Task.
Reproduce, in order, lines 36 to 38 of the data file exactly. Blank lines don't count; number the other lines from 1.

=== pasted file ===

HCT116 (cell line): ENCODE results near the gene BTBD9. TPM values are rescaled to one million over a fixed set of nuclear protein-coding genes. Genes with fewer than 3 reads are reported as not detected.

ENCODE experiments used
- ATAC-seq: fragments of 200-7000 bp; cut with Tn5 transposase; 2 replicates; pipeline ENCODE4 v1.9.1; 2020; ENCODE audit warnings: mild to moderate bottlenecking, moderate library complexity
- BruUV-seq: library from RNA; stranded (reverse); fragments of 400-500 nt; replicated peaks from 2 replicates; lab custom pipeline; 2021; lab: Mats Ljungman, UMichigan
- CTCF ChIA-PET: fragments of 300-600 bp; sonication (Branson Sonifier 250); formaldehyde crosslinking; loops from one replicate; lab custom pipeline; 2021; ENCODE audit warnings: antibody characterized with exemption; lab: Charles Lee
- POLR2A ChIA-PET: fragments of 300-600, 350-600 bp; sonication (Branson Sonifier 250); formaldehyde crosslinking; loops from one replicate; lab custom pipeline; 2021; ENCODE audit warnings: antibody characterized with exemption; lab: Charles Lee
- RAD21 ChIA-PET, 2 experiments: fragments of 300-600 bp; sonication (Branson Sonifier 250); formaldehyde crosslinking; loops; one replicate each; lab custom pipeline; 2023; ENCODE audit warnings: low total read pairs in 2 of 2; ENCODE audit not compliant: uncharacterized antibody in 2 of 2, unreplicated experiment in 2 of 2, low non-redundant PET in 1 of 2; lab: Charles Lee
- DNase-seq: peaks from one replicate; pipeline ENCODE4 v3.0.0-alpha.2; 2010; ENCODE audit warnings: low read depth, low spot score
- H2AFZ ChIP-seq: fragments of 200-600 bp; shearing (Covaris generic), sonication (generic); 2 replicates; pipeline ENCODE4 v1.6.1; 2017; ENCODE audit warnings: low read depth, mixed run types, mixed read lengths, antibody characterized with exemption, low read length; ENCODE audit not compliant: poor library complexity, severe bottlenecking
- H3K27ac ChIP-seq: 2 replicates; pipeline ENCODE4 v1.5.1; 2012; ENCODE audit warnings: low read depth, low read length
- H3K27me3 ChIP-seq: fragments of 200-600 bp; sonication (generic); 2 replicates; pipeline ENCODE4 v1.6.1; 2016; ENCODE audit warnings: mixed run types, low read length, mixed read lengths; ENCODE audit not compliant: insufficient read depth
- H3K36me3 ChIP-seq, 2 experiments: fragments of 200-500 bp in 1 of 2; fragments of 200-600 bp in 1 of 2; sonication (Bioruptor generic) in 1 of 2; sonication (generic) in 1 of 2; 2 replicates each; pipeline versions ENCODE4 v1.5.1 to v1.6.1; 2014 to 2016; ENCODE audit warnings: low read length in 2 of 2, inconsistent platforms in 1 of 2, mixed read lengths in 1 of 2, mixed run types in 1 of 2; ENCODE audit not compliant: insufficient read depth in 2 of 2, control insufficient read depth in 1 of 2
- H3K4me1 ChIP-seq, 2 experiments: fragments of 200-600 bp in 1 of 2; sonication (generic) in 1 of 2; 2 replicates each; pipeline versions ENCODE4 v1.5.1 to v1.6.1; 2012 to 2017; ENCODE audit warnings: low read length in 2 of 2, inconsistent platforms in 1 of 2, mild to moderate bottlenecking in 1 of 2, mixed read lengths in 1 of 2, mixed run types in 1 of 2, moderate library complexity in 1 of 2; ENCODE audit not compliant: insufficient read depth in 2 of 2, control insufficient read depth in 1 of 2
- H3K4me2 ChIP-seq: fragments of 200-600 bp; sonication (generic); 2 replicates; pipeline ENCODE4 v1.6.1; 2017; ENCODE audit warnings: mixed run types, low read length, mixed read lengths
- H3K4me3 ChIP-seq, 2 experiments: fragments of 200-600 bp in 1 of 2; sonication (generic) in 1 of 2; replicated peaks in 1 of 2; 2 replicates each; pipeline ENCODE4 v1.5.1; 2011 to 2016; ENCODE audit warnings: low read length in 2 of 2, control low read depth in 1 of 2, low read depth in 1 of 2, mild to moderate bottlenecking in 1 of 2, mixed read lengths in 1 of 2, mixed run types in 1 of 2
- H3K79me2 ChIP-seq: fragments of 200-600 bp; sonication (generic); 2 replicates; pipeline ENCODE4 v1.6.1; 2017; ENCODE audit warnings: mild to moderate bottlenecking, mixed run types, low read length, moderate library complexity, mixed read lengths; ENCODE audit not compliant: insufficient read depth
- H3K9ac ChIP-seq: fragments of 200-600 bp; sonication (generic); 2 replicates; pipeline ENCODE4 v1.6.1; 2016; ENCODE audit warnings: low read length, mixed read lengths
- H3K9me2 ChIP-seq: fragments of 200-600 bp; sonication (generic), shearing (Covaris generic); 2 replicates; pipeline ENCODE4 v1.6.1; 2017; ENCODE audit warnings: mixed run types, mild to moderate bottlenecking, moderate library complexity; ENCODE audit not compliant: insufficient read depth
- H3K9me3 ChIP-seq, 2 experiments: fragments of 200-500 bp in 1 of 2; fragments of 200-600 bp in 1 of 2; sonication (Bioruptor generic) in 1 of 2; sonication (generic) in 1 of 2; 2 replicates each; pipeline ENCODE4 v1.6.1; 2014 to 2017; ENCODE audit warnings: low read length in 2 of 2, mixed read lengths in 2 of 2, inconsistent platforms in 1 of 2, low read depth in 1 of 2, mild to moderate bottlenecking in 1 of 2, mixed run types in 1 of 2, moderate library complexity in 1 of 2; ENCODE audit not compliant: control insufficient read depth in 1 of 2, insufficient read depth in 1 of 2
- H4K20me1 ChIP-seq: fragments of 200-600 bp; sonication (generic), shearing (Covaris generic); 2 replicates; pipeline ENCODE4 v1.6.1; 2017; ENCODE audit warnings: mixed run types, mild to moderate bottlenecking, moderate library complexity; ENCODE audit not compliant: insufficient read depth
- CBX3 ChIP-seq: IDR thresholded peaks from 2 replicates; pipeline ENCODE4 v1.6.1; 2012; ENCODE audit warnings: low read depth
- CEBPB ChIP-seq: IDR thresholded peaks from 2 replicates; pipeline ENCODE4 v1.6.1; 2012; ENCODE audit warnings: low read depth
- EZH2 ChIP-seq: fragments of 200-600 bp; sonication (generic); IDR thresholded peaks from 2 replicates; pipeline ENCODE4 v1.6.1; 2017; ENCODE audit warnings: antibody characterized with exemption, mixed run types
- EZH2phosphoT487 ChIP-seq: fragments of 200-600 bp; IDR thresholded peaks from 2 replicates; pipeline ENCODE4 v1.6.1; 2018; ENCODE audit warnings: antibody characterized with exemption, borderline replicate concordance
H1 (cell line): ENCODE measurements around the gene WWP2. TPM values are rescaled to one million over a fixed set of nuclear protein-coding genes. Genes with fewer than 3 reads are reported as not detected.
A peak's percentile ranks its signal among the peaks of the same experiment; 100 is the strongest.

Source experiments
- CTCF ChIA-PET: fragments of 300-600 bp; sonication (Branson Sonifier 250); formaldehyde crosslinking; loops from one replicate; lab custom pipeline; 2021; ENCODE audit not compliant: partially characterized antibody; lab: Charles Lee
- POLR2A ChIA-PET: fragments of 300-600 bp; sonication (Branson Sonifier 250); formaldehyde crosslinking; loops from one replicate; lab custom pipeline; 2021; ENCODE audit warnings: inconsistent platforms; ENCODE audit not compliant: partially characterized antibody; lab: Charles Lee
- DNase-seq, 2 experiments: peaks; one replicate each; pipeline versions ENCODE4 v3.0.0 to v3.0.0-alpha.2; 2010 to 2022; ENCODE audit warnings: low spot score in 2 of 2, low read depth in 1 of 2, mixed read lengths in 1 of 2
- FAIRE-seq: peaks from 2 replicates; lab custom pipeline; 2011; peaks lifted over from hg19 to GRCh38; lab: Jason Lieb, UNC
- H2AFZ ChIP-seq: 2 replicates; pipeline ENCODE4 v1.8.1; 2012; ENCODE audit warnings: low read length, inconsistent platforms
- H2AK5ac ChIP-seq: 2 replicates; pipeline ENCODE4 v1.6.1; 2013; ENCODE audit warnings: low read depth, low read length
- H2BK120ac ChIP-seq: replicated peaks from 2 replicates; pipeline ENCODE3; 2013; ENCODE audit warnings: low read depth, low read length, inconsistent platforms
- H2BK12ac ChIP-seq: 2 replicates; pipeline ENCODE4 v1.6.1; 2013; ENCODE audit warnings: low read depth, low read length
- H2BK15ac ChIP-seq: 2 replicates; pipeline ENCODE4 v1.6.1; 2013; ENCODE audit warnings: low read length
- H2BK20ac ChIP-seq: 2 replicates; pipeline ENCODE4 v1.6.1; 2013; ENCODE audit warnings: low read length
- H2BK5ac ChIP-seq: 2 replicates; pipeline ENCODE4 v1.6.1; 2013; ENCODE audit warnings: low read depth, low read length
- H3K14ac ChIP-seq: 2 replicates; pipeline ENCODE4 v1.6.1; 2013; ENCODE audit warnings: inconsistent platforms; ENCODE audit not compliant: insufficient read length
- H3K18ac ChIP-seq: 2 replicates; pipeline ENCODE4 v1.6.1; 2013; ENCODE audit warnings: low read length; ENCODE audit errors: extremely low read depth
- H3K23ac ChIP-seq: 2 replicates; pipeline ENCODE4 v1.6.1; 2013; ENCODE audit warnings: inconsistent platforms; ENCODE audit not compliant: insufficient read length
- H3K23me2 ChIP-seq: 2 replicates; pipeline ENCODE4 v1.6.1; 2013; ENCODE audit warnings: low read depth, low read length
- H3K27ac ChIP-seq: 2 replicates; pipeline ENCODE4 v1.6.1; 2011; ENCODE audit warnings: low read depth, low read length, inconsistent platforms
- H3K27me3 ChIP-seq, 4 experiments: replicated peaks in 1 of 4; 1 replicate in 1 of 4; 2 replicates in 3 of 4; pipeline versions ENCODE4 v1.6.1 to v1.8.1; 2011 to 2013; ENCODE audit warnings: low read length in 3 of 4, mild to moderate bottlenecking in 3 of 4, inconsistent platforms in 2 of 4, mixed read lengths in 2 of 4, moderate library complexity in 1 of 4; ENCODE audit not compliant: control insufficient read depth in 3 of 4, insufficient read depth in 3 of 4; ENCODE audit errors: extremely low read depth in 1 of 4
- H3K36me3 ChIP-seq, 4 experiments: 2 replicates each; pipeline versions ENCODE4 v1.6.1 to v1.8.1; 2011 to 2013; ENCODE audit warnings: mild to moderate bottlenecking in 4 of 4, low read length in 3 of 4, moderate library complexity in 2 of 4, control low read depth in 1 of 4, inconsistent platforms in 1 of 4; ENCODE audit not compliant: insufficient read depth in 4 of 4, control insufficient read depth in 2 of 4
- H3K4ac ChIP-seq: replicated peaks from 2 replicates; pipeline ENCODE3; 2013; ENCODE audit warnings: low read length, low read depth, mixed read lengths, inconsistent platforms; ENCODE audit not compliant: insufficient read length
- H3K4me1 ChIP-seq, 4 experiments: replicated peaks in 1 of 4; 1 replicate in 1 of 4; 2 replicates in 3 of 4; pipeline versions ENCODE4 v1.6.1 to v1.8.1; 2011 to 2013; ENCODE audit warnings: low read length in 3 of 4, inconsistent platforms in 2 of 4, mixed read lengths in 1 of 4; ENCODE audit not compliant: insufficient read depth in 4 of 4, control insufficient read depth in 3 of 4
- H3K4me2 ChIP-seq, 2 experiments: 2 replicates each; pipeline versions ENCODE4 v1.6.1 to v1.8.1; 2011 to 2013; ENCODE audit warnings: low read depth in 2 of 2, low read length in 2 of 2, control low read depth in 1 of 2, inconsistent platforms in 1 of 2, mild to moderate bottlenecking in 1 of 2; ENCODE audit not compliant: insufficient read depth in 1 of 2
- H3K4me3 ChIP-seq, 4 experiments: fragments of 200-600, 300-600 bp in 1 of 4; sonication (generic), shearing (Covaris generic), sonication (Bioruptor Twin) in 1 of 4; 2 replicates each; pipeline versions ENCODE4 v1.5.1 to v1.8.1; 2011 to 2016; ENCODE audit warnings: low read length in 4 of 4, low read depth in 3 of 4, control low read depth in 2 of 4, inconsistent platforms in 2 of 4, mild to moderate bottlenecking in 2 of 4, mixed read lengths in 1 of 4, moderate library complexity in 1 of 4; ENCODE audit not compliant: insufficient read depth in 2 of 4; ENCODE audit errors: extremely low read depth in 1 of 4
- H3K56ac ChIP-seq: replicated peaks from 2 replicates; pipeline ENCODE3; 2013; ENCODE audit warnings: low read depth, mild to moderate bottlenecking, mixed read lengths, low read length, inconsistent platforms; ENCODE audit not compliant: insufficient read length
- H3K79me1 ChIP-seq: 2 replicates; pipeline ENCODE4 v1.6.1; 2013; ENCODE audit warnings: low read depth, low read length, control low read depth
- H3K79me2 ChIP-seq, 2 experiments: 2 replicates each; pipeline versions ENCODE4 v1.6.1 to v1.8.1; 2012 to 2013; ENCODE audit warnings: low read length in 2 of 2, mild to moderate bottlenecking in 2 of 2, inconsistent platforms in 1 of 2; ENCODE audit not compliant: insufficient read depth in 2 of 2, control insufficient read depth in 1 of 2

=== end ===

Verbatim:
- H2BK15ac ChIP-seq: 2 replicates; pipeline ENCODE4 v1.6.1; 2013; ENCODE audit warnings: low read length
- H2BK20ac ChIP-seq: 2 replicates; pipeline ENCODE4 v1.6.1; 2013; ENCODE audit warnings: low read length
- H2BK5ac ChIP-seq: 2 replicates; pipeline ENCODE4 v1.6.1; 2013; ENCODE audit warnings: low read depth, low read length